Ice Cream for Breakfast: On Nonprofits and Happiness
I have helped nonprofits solicit support for more than 25 years. And, as everyone reading this knows, the business of marshaling support is, well, a business. Although I am always aware that the work that I do results in good things happening to real people, the day-to-day demands of the business—trains, planes, Ubers, meetings, hotels—can often obscure the greater good.
That was my mindset a couple of weeks ago when I boarded an evening flight from Orlando to Kissimmee, Fla., to speak to a nonprofit’s leadership team the next morning. What I saw there blew away that business mindset I had.
You see, my destination was Give Kids the World Village (GKWV), a nonprofit situated on a "79-acre, nonprofit resort in Central Florida that provides weeklong, cost-free vacations to children with life-threatening illnesses and their families." Since 1986, more than 146,000 children and their families have come to the resort to visit Central Florida and its collection of theme parks and other attractions. But until a couple of months ago, I had never heard of it. Other wish-granting organizations send these families to GKWV, which is why neither you nor I had ever heard of GKWV.
The pristine property is run largely by volunteers. Their time is tracked closely. To date, more than a quarter of a million volunteers have logged more than 3 million hours.
Before my gig with the executive team, I spoke to several volunteers who were busy driving miniature trains, scooping ice cream, wrapping Christmas presents (Christmas is celebrated every Thursday night, Halloween every Tuesday) or any of the hundreds of other things that makes the resort special for the kids.
One guy I spoke to was responsible for the running, care and maintenance of a room-sized electric train set. He told me, "Every day when I leave here, I feel great."
I understood just how he felt; being there, I felt that way too. You see, in Kissimmee, Fla., there is a place where you can have ice cream for breakfast.
The resort features a life-size Candy Land game playground, a movie theater that looks like a real Spanish galleon and a myriad of other attractions—all of which corporate donors make possible. And in return for their largesse, corporations, like Hasbro, Boston Market and Hyatt, get to plaster their logos all over ... nothing. There is no sponsorship signage anywhere on the 79 acres. The absence of commercialism is striking in a "presented by" kind of world.
Obviously, something about GKWV makes corporate sponsors feel great, too. The resort’s president and CEO, Pamela Landwirth, was asked to speak about the nonprofit's relationship to a recent Hasbro shareholder’s meeting. It was the first time a nonprofit representative had ever spoken to the group. She received a standing ovation, and some attendees told her that it was the best thing they had ever heard at such an event.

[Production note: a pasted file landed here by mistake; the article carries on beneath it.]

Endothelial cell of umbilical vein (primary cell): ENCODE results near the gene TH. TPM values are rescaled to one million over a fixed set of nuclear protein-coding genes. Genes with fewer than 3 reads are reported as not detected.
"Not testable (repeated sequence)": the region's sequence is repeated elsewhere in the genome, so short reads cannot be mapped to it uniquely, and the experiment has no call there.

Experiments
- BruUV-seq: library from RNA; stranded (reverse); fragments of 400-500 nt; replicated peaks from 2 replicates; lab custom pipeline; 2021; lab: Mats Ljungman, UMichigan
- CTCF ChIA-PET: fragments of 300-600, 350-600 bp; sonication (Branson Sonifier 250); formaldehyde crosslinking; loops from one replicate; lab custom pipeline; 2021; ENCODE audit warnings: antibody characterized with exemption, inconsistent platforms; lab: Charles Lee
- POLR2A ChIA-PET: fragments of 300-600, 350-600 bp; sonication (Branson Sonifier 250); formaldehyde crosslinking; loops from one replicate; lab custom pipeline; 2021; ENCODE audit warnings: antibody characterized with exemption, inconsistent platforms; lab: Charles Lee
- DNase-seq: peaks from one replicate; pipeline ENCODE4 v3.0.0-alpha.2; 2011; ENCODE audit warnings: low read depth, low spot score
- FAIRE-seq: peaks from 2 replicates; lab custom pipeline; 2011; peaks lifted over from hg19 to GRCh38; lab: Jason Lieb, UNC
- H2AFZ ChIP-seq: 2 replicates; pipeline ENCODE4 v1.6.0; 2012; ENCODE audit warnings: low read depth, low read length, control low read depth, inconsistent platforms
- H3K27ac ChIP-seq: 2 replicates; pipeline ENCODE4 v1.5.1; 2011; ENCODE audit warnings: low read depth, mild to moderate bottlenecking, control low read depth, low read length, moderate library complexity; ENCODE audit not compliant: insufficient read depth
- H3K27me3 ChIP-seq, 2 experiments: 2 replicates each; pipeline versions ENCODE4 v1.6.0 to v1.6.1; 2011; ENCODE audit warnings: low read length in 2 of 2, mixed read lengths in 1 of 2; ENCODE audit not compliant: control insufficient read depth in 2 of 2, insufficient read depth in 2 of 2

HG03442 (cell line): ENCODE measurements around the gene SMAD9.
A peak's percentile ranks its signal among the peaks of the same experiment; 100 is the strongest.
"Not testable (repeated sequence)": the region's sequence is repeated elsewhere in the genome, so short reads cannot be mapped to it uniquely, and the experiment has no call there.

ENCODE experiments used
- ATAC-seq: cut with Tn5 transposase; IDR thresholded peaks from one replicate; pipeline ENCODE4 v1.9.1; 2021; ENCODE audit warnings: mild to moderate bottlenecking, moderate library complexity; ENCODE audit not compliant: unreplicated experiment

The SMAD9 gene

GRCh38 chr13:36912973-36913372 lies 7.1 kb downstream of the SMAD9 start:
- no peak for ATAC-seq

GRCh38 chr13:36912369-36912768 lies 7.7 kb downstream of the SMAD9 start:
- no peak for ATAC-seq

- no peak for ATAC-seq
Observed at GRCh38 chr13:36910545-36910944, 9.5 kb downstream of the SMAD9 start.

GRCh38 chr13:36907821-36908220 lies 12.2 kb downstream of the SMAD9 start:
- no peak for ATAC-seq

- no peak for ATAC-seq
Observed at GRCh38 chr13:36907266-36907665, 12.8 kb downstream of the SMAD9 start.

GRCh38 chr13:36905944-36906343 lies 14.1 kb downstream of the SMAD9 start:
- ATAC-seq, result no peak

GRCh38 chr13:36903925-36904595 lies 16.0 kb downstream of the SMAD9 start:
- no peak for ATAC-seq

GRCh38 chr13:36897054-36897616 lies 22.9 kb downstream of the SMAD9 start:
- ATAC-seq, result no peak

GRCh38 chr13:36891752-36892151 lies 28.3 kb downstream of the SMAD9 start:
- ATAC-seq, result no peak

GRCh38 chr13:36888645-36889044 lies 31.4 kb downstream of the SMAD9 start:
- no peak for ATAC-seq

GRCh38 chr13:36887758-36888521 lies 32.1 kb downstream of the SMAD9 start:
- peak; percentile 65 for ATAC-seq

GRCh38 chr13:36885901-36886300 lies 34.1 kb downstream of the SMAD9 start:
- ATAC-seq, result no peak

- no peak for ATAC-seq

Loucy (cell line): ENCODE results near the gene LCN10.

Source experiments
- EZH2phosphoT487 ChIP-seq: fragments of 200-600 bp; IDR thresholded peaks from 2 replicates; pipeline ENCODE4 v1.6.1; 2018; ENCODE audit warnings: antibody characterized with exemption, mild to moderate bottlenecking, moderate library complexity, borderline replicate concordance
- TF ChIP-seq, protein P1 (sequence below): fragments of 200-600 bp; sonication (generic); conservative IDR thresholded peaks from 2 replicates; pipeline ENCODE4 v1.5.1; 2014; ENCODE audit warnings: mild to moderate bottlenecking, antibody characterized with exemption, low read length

How can we explain why involvement in GKWV produces so much happiness? And I guess (at least in this case) Mitt Romney was right after all, "corporations are people too." I asked Turnkey’s in-house psychological consultant, Otis Fulton, to weigh in.
"It should not be surprising that an opportunity to directly interact with and care for others results in feelings of happiness," he said. "Humans are wired to care for others, even when there is no material return on the investment. Because of the way our brains are wired, eating a delicious piece of cake is enjoyable whether we are hungry or not. Similarly, helping others feels good whether we expect something in return or not. Behavioral economists have a term for this sense of internal satisfaction—they call it the 'warm glow effect.'"
And I was seeing a warm glow in every volunteer with whom I spoke. What is truly magical, to borrow a phrase, about GKWV? I think that unlike many very worthwhile charities that people become involved with, GKWV is a place. Somewhere you can go; somewhere you can be.
You see, in Kissimmee, Fla., not only can you give a sick child ice cream for breakfast, you can take them to a castle, play life-sized Candy Land, house the entire family—and sometimes the accompanying medical team. There is a place where you can take a sick child swimming, even if that sick little kid is in a wheelchair. I know the place was designed to deliver the children happiness, to deliver on wishes. But, I wonder if we understand the whole of the happiness delivered there to children, to volunteers, to tourists, like me, and even to corporate citizens.
Katrina VanHuss is the CEO of Turnkey, a U.S.-based strategy and execution firm for nonprofit fundraising campaigns. Katrina has been instilling passion in volunteer fundraisers since 1989 when she founded the company. Turnkey’s clients include most of the top thirty U.S. peer-to-peer campaigns — Susan G. Komen, the Cystic Fibrosis Foundation, the ALS Association, the Leukemia & Lymphoma Society, as well as some international organizations, like UNICEF.
Otis Fulton is a psychologist who joined Turnkey in 2013 as its consumer behavior expert. He works with clients to apply psychological principles to fundraising. He is a much-sought-after copywriter for nonprofit messaging. He has written campaigns for St. Jude’s Children’s Research Hospital, The March of Dimes, the USO and dozens of other organizations.
Now as a married couple, Katrina and Otis almost never stop talking about fundraising, volunteerism, and human decision-making – much to the chagrin of most dinner companions.
Katrina and Otis present regularly at clients’ national conferences, as well as at BBCon, NonProfit Pro P2P, Peer to Peer Forum, and others. They write a weekly column for NonProfit PRO and are the co-authors of the 2017 book, "Dollar Dash: The Behavioral Economics of Peer-to-Peer Fundraising." They live in Richmond, Virginia, USA.